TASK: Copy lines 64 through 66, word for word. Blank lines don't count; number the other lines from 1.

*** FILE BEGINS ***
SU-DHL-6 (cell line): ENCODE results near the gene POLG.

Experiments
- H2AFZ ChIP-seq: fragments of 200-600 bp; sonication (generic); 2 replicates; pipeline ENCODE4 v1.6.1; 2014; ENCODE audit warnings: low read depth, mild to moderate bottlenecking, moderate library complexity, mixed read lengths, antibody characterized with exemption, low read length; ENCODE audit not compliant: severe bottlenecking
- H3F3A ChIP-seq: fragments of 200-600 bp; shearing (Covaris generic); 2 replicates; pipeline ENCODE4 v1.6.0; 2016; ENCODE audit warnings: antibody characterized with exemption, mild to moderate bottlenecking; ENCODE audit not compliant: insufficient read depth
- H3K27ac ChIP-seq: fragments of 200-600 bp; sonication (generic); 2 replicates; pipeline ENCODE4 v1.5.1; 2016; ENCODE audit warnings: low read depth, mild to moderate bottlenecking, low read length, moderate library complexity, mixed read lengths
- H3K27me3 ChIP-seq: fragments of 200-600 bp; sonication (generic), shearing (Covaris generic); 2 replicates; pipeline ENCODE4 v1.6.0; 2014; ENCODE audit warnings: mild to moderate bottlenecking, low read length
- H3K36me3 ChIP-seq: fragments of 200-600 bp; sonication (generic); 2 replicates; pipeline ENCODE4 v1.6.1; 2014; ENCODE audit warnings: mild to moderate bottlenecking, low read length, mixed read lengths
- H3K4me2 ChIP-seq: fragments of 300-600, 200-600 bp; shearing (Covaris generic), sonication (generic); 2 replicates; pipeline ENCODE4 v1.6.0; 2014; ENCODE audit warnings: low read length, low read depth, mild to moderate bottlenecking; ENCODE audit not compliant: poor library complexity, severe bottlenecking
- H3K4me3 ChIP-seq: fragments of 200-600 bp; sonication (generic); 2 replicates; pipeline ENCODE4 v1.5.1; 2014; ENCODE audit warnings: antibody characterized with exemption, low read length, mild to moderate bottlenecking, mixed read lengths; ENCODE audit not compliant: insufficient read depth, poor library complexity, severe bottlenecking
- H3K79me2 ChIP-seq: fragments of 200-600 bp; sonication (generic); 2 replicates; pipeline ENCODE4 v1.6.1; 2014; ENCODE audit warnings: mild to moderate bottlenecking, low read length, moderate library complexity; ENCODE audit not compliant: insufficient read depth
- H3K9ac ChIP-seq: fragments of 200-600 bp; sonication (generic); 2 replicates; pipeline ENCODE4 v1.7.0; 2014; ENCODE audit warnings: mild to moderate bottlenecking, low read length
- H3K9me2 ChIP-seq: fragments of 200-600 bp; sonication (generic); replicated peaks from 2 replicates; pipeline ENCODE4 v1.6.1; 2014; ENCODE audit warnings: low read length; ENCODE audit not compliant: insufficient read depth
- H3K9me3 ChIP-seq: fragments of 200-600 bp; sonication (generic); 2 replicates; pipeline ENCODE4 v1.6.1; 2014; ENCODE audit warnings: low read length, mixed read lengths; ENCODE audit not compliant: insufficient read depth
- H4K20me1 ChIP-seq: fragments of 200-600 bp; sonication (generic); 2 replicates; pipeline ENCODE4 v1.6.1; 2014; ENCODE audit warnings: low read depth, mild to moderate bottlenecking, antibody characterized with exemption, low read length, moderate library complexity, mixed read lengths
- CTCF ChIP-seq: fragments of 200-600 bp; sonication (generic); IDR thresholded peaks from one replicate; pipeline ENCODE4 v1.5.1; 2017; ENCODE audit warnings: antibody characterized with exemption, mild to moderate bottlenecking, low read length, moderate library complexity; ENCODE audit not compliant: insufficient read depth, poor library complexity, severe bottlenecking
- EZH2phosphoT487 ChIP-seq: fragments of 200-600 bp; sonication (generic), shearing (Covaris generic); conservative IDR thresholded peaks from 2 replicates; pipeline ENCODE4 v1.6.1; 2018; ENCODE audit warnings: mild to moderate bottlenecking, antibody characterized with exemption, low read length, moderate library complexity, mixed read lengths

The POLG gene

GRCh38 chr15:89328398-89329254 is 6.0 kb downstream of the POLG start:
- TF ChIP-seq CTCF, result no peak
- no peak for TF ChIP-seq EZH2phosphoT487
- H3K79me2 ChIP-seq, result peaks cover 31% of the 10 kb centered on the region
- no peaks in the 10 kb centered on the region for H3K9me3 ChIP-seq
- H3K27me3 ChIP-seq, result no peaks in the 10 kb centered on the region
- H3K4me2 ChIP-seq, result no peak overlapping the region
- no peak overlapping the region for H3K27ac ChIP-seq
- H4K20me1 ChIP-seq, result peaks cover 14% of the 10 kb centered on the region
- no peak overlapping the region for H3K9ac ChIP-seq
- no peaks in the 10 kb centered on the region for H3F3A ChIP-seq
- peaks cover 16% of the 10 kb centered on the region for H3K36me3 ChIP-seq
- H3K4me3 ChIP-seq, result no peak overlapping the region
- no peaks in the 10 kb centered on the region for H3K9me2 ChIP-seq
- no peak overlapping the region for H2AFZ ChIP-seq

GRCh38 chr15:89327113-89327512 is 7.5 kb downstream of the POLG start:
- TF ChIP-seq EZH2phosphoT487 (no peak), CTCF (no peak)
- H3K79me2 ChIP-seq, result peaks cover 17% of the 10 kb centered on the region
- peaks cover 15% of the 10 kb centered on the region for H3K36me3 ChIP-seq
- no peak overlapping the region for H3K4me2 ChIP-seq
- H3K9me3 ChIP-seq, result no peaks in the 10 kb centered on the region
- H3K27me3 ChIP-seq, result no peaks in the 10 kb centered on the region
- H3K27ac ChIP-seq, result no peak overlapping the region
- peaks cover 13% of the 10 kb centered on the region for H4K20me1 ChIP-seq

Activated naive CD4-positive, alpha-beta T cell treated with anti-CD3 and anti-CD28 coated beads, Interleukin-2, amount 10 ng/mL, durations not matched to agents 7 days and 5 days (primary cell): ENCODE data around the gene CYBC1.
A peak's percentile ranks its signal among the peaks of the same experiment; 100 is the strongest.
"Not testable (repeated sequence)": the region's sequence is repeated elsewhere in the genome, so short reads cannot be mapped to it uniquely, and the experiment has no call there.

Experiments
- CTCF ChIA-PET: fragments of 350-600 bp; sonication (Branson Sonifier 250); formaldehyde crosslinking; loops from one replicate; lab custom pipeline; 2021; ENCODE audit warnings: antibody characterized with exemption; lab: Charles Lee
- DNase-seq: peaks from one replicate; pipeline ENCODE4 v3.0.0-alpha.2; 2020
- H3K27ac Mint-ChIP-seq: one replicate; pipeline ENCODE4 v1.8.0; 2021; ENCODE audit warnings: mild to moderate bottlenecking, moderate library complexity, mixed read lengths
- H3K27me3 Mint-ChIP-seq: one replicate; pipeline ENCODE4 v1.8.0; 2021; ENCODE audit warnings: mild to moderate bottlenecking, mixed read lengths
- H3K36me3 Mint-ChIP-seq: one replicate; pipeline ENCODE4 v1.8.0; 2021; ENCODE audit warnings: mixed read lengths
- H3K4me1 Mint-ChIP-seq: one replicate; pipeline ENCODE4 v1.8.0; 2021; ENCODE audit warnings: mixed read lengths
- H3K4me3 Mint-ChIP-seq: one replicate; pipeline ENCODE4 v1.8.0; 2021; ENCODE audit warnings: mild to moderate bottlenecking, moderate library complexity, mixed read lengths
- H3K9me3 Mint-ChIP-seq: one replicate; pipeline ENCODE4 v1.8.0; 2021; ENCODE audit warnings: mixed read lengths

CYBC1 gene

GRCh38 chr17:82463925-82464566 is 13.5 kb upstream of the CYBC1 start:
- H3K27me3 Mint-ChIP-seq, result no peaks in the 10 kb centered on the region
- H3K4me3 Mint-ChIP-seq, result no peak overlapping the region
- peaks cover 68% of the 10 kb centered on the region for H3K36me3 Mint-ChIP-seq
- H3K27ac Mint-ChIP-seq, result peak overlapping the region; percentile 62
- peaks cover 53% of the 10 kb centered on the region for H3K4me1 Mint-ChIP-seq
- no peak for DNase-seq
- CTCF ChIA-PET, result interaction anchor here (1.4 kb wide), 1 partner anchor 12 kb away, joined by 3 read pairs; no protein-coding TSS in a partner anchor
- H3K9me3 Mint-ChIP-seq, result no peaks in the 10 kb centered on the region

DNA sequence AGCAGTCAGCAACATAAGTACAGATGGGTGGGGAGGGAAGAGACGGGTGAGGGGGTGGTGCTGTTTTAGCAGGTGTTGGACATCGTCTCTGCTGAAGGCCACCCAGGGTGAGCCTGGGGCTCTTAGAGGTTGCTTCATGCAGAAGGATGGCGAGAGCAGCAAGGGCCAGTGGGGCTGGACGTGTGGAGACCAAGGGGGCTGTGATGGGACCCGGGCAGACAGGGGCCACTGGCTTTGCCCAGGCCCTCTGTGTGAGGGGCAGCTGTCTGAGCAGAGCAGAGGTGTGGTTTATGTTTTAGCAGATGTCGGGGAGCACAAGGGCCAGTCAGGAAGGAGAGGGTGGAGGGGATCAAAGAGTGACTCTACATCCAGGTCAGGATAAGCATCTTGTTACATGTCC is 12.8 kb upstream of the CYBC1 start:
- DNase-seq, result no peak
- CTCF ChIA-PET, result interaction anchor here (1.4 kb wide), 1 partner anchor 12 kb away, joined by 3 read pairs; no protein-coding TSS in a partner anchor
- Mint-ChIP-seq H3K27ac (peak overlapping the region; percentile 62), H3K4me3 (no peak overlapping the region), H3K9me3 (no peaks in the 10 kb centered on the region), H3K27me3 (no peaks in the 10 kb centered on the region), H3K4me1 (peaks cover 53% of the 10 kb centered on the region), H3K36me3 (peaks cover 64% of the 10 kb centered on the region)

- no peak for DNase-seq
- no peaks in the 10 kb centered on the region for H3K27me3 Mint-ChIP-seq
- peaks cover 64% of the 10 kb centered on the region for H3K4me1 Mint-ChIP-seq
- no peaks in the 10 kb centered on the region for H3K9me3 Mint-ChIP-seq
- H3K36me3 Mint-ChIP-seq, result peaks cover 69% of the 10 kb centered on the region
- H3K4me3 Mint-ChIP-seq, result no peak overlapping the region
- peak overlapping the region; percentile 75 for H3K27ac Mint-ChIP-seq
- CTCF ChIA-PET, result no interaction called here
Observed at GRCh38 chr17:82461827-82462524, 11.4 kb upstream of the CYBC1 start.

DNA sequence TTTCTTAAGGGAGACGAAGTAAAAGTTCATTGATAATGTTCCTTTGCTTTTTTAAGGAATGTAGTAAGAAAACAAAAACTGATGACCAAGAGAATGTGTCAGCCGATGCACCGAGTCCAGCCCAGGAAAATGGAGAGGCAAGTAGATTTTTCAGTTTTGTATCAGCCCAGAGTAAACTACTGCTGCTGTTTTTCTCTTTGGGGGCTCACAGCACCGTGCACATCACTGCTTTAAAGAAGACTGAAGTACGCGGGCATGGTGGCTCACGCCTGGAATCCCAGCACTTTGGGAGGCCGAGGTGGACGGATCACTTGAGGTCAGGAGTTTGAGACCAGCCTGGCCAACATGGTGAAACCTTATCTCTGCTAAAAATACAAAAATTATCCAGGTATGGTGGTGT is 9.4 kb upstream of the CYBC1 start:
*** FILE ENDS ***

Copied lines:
DNA sequence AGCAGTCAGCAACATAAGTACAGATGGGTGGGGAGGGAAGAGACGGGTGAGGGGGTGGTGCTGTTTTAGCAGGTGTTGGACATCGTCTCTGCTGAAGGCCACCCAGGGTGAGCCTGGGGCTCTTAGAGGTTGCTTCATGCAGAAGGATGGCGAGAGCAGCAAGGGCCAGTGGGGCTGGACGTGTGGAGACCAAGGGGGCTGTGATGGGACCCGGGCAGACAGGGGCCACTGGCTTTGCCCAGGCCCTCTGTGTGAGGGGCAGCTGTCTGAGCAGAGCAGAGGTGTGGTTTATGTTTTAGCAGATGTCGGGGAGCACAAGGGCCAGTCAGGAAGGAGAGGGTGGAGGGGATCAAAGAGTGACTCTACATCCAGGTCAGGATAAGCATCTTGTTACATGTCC is 12.8 kb upstream of the CYBC1 start:
- DNase-seq, result no peak
- CTCF ChIA-PET, result interaction anchor here (1.4 kb wide), 1 partner anchor 12 kb away, joined by 3 read pairs; no protein-coding TSS in a partner anchor